my grown-up Christmas

for the first time since i moved to kansas in 1979, i did not wake up today (Christmas morning) at my parents’ house. it’s quite possible i have experienced selective amnesia on this, but i’m pretty sure it’s true. actually, i didn’t mind working on Christmas this year. my sister is in – get this – austria. her boyfriend’s parents live there. and rene’s parents have been in south korea with her cousin and family for the holiday. talk about worldly!

i spent a good chunk of Christmas eve napping in order to stay up for my shift, midnight last night to 8 this morning. we went to the candlelight service at church. and that is where my traditional patterns ceased. i did not watch any of the movies one associates with Christmas (it’s a wonderful life, a Christmas story, miracle on 34th street, elf, white Christmas, holiday inn, etc.). oh wait, that’s because i already had earlier in the month. gotta love netflix! i did not put out any presents, but that’s because my supervisor was there to set out the kids’ gifts. it was pretty cool knowing that my (well, actually our – rene helped) efforts to raise extra funds by selling otis spunkmeier cookie dough had paid off. not only that, one of our friends bought cookies but asked me to bake them for all the kids at the facility. talk about a sweet treat for Christmas morning.

on the drive home, i called each of my grandparents. a small gesture, but before it’s always been them calling my parents’ house and me taking a turn on the phone. when i got home, we opened no presents, other than stockings full of candy. (we’re not doing Christmas with my family until january.) rene and i watched a movie on our new tv, then i settled in for a nice, long winter’s nap.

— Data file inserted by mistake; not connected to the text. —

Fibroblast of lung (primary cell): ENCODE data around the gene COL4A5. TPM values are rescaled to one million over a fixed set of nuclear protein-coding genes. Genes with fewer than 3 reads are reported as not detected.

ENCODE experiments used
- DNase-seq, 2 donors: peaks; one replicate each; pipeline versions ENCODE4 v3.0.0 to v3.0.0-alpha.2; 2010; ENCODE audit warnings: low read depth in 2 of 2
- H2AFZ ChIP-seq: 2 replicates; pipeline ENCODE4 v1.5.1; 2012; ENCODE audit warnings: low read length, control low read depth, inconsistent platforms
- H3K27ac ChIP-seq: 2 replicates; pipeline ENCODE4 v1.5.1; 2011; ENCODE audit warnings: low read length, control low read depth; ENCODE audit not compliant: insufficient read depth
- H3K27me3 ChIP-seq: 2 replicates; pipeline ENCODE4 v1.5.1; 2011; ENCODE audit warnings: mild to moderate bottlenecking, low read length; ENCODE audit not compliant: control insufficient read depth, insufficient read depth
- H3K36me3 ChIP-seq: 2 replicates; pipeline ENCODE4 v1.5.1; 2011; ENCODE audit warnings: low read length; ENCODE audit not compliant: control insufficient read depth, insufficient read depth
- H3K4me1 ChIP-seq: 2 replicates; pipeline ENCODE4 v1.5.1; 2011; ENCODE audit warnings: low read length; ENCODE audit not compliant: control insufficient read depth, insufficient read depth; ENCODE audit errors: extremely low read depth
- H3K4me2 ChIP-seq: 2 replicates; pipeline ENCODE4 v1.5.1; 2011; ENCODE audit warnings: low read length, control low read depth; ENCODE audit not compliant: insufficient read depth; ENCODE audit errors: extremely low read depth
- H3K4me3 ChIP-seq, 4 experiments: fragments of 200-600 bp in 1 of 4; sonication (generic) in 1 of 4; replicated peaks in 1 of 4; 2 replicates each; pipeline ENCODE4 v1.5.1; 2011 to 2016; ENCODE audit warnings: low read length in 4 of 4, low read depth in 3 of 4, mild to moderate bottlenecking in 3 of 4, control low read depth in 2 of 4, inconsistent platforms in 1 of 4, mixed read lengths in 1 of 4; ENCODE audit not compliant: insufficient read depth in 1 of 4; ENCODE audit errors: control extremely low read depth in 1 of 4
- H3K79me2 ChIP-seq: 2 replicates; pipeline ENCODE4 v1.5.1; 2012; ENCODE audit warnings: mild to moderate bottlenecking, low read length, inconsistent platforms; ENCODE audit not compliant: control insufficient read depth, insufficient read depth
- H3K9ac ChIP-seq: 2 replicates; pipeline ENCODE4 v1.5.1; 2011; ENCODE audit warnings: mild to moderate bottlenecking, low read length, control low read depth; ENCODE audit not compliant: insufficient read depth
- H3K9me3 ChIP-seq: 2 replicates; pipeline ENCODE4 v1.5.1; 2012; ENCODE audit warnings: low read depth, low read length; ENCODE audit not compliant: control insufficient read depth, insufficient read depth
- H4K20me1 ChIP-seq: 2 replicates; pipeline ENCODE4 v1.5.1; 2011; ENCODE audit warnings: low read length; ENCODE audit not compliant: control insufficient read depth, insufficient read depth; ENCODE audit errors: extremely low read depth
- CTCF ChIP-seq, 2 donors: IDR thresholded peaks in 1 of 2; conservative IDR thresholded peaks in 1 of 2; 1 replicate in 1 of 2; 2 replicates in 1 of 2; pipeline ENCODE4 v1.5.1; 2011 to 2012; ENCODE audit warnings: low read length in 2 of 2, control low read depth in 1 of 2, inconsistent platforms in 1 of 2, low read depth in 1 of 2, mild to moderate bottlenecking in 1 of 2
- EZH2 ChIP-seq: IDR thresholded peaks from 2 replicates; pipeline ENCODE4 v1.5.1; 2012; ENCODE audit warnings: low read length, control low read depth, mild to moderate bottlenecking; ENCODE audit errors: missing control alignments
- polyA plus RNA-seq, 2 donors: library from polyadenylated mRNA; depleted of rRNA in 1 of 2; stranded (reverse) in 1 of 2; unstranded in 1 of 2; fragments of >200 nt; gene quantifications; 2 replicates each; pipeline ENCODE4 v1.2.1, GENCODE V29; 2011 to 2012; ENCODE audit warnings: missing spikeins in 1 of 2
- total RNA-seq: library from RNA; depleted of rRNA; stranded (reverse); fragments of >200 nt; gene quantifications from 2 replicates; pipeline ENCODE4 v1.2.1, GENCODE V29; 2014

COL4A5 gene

not the picture-perfect holiday. or was it? three things came to mind over the past 24 hours, with sleep and meal times completely scrambled.

  1. there is something beautiful about having a gap between the celebration of Christ’s birth and the ritual of giving gifts to one another. the old saying rings especially true – at what other birthday party but one for Jesus would we give the gifts to the guests? not being caught up in the hustle and bustle of last-minute mall shopping allowed us to enjoy a relaxed time of reflecting on the true significance of Emmanuel, God with us, entering our world to bring peace on earth. it’s really not about the gifts. talking to and spending time with my family (as many as were in the country) was enough.
  2. i have gained a whole new appreciation for those who sacrifice family time to serve our cities and country. i’m thinking of first responders, emergency room personnel, the military, and anyone who is “on call” even on holidays. sure, all i did was sit and make sure the girls were safe as they slept, just like i’ve done all this month. but doing it on a holiday imbued it with a dignity i hadn’t realized before.
  3. there are many, including most of the kids at watkins mill, for whom Christmas and birthdays are not an occasion for excess. some have even said that shopping at wal-mart for clothes is bit of a luxury. but these youth see that the community, including several area churches, has not given up on them. in fact, several kids have said that this Christmas, or a birthday spent in the facility, has actually been one of their best. not because they’re locked up, duh. simply because people showed they care and they were celebrated in an environment of calm and safety.

may each of us remember that, no matter the season, it is not the giving or receiving of stuff that brings us hope. it is the fact that the Giver has bestowed the greatest Gift we could ever need.

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About andrew burden

andrew blogs about being a volunteer youth leader, teacher, video editor, husband, friend, child of God
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